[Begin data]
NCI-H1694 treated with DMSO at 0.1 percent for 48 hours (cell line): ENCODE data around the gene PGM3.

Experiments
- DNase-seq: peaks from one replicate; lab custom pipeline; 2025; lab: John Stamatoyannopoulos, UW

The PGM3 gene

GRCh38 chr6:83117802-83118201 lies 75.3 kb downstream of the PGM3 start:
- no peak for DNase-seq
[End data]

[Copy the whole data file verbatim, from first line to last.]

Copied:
NCI-H1694 treated with DMSO at 0.1 percent for 48 hours (cell line): ENCODE data around the gene PGM3.

Experiments
- DNase-seq: peaks from one replicate; lab custom pipeline; 2025; lab: John Stamatoyannopoulos, UW

The PGM3 gene

GRCh38 chr6:83117802-83118201 lies 75.3 kb downstream of the PGM3 start:
- no peak for DNase-seq